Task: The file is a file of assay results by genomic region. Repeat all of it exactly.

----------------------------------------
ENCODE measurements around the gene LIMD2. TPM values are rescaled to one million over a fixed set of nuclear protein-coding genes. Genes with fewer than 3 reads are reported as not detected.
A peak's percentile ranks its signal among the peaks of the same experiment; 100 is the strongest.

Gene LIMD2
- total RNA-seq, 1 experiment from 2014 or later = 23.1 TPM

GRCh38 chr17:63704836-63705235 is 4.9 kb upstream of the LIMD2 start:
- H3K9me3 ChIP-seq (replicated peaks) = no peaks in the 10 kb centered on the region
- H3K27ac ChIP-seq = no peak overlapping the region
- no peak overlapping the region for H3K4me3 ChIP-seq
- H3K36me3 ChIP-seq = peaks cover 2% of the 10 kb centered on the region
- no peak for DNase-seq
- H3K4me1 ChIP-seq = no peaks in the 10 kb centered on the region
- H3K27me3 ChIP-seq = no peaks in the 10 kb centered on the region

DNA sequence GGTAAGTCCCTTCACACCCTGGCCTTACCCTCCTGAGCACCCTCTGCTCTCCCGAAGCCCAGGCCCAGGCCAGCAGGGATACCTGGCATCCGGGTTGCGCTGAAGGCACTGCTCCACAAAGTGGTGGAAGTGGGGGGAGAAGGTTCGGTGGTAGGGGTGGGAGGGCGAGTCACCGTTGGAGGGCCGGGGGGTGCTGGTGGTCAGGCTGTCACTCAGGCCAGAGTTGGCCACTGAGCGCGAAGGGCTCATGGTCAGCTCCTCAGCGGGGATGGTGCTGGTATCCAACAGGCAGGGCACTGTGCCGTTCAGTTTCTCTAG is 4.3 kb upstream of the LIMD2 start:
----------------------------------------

ENCODE measurements around the gene LIMD2. TPM values are rescaled to one million over a fixed set of nuclear protein-coding genes. Genes with fewer than 3 reads are reported as not detected.
A peak's percentile ranks its signal among the peaks of the same experiment; 100 is the strongest.

Gene LIMD2
- total RNA-seq, 1 experiment from 2014 or later = 23.1 TPM

GRCh38 chr17:63704836-63705235 is 4.9 kb upstream of the LIMD2 start:
- H3K9me3 ChIP-seq (replicated peaks) = no peaks in the 10 kb centered on the region
- H3K27ac ChIP-seq = no peak overlapping the region
- no peak overlapping the region for H3K4me3 ChIP-seq
- H3K36me3 ChIP-seq = peaks cover 2% of the 10 kb centered on the region
- no peak for DNase-seq
- H3K4me1 ChIP-seq = no peaks in the 10 kb centered on the region
- H3K27me3 ChIP-seq = no peaks in the 10 kb centered on the region

DNA sequence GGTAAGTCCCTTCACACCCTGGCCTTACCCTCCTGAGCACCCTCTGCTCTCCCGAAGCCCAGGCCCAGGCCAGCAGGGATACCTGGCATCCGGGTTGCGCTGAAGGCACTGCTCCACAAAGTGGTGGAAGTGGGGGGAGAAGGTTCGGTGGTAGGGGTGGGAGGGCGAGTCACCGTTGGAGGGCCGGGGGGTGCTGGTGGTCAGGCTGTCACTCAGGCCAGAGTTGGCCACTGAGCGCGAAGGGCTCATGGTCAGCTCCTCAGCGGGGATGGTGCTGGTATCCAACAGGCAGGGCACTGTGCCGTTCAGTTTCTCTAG is 4.3 kb upstream of the LIMD2 start: